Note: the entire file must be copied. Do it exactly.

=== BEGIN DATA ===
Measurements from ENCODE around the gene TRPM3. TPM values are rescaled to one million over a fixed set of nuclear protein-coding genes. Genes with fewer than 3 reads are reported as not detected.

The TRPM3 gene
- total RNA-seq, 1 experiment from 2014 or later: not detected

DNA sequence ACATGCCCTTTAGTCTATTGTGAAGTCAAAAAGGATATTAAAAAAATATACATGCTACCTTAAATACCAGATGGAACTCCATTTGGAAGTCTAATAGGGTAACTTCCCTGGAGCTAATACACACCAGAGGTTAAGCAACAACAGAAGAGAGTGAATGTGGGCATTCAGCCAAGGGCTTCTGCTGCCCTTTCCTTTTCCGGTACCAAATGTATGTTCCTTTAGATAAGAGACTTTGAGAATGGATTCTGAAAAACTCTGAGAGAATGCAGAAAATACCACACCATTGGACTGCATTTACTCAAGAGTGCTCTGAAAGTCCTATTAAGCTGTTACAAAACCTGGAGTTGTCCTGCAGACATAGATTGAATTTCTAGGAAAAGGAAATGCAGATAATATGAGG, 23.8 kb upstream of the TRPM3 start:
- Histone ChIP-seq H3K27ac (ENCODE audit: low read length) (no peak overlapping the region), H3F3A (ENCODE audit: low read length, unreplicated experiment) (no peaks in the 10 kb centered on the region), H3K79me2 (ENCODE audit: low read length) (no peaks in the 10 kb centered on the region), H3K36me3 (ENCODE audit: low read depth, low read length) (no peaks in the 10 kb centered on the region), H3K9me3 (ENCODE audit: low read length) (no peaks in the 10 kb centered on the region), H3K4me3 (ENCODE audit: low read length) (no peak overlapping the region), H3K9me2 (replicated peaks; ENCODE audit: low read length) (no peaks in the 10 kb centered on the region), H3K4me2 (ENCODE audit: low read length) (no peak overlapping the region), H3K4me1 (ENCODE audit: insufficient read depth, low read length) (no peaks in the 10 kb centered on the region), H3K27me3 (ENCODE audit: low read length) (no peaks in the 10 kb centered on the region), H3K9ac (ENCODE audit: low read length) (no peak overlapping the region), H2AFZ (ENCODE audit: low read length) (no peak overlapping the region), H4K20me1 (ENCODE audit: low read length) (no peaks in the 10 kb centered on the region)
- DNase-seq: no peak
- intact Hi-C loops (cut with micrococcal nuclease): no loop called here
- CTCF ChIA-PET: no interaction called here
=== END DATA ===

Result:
Measurements from ENCODE around the gene TRPM3. TPM values are rescaled to one million over a fixed set of nuclear protein-coding genes. Genes with fewer than 3 reads are reported as not detected.

The TRPM3 gene
- total RNA-seq, 1 experiment from 2014 or later: not detected

DNA sequence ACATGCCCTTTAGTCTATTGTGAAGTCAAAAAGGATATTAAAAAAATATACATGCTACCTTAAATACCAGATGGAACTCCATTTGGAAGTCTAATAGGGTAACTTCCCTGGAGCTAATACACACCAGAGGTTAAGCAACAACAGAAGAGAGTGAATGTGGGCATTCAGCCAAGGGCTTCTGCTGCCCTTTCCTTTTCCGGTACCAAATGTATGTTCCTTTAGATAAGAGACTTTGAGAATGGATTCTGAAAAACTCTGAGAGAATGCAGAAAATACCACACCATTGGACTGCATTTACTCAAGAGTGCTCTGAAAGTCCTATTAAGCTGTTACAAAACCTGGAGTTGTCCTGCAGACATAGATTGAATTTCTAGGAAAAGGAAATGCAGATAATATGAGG, 23.8 kb upstream of the TRPM3 start:
- Histone ChIP-seq H3K27ac (ENCODE audit: low read length) (no peak overlapping the region), H3F3A (ENCODE audit: low read length, unreplicated experiment) (no peaks in the 10 kb centered on the region), H3K79me2 (ENCODE audit: low read length) (no peaks in the 10 kb centered on the region), H3K36me3 (ENCODE audit: low read depth, low read length) (no peaks in the 10 kb centered on the region), H3K9me3 (ENCODE audit: low read length) (no peaks in the 10 kb centered on the region), H3K4me3 (ENCODE audit: low read length) (no peak overlapping the region), H3K9me2 (replicated peaks; ENCODE audit: low read length) (no peaks in the 10 kb centered on the region), H3K4me2 (ENCODE audit: low read length) (no peak overlapping the region), H3K4me1 (ENCODE audit: insufficient read depth, low read length) (no peaks in the 10 kb centered on the region), H3K27me3 (ENCODE audit: low read length) (no peaks in the 10 kb centered on the region), H3K9ac (ENCODE audit: low read length) (no peak overlapping the region), H2AFZ (ENCODE audit: low read length) (no peak overlapping the region), H4K20me1 (ENCODE audit: low read length) (no peaks in the 10 kb centered on the region)
- DNase-seq: no peak
- intact Hi-C loops (cut with micrococcal nuclease): no loop called here
- CTCF ChIA-PET: no interaction called here